Even as radical suggestions go, we wonder whether this theory from inside Molineux’s corridors of power gained any significant traction.
Arthur Oakley was, at various times, Wolverhampton Wanderers’ vice-chairman and chairman, a club life member, an England selector and a Football League president. He was also clearly a man of strong opinions. Keep reading if you want the proof.
The summer of 1959 was not a World Cup time but it could be described as representing the absolute pinnacle of Wolves’ powers, with the League Championship having just been won for the second season running.
Which is presumably why Oakley felt bold enough around the end of his three and a half decades as a Molineux director to express a view that appears utterly extraordinary with the benefit of more than 60 years of hindsight.
The England team were on an extended close-season tour at the time, initially in Brazil and Peru and then Mexico City and Los Angeles.
And it was during that long jaunt in May, 1959, that Oakley made a point that appears more extreme than even those voiced at post mortems into our country’s worst failures at major championships in the decades since.
Just before the USA v England game in LA that proved to be the last of Billy Wright’s 105 caps, this highly regarded figure was quoted in the Express & Star as saying: “Something drastic has got to be done. More and more, I am convinced the selectors will have to consider playing a top club team in the England shirts.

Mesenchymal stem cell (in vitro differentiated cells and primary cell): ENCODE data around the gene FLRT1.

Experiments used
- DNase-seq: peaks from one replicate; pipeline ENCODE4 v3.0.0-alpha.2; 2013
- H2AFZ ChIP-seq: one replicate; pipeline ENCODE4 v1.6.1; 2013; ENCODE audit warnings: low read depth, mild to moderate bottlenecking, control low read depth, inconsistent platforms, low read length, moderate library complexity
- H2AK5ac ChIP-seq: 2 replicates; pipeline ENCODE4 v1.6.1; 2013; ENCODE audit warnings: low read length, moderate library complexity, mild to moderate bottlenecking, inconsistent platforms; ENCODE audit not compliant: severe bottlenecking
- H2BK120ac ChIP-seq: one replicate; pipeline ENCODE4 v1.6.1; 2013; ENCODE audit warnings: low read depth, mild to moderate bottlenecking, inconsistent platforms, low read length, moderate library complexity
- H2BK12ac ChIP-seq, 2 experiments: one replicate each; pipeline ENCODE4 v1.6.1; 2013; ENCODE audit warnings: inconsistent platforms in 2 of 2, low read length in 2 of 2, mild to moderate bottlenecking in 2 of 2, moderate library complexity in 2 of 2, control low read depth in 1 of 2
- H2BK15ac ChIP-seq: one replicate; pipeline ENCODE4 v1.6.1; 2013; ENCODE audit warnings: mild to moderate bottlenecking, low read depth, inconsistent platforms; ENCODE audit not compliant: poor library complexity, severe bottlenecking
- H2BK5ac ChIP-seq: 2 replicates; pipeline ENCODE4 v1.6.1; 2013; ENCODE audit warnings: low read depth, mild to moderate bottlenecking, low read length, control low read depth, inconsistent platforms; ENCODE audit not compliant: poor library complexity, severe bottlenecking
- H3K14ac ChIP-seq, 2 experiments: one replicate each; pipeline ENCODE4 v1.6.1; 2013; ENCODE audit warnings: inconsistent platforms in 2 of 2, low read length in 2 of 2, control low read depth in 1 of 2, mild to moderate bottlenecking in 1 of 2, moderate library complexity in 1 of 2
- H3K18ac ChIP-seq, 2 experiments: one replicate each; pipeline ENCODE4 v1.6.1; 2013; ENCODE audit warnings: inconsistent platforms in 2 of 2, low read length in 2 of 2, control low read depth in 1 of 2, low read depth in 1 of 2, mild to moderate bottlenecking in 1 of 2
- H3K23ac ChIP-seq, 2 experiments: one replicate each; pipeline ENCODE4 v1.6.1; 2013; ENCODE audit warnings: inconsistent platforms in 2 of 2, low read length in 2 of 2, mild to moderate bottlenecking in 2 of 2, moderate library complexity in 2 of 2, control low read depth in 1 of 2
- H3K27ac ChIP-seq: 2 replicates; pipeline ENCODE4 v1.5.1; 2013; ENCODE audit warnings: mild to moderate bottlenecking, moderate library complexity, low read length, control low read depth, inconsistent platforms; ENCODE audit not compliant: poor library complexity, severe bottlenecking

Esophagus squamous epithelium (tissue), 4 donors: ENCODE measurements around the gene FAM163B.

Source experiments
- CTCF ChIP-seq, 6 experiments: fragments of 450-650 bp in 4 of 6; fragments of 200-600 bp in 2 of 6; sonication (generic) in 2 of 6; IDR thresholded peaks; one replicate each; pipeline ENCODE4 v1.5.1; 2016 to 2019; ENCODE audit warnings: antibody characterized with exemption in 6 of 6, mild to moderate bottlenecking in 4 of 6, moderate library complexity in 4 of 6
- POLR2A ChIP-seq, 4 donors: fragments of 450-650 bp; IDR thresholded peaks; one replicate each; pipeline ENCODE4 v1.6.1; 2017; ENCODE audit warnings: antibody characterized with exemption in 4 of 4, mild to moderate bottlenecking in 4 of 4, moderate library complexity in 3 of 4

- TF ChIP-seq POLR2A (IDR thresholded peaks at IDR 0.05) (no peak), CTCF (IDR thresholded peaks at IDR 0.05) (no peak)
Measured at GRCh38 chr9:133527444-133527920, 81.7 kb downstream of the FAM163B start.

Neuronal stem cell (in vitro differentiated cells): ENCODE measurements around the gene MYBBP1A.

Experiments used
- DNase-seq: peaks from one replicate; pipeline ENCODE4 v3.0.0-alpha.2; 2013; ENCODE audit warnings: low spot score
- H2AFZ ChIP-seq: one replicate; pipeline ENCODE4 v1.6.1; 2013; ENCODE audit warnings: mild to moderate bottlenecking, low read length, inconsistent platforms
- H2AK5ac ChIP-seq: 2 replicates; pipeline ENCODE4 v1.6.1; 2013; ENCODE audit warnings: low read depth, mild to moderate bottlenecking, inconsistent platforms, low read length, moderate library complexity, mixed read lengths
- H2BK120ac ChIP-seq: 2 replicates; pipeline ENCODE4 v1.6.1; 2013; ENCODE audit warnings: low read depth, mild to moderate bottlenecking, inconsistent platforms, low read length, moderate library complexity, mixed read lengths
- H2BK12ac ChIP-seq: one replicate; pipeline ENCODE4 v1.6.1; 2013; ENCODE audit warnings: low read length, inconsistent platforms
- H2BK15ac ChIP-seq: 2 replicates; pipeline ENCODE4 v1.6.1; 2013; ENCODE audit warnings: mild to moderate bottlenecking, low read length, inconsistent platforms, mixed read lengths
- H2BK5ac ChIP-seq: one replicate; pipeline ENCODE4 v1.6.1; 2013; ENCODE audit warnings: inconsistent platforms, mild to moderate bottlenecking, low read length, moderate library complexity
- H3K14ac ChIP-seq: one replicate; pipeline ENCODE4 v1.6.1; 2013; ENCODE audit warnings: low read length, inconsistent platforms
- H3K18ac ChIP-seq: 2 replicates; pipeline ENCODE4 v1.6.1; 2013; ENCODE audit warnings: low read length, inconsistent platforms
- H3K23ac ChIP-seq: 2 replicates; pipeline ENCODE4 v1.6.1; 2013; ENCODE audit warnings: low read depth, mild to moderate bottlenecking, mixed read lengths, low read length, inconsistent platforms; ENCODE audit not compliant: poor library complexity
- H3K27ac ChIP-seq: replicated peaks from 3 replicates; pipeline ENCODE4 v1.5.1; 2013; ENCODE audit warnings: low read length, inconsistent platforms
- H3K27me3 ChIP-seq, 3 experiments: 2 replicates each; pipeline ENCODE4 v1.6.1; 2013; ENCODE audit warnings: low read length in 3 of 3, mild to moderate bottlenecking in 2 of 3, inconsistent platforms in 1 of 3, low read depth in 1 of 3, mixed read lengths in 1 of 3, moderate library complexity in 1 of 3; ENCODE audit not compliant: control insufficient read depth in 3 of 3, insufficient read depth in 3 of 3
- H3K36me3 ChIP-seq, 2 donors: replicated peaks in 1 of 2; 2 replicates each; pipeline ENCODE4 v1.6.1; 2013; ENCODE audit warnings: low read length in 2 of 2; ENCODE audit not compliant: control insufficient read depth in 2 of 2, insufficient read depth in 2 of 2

“It’s ridiculous to throw 11 players from different clubs together and expect them to play like a machine in only a few days.”
Given his strong boardroom connections with Wolves from the 1920s to the late 1950s, Oakley, who was described in print by Billy as having ‘tremendous’ football knowledge, presumably had the back-to-back League champions in mind as just the sort of club who might fill all those three lions shirts!
In the same article, which was published a year or so after we had gone out of the World Cup in Sweden in a play-off game arranged just before the quarter-final stage, he went on to question the attitude of some international players.
“Something is all wrong,” he added. “There is this emphasis on pay instead of play. Once, it was sufficient to play for the honour alone. Now, players worry about how much they are getting for playing for their country.”
A dinner was held at Wolverhampton Civic Hall in Oakley’s honour in September, 1956 at the end of the day on which Sir Stanley Rous officially opened the Castlecroft training ground.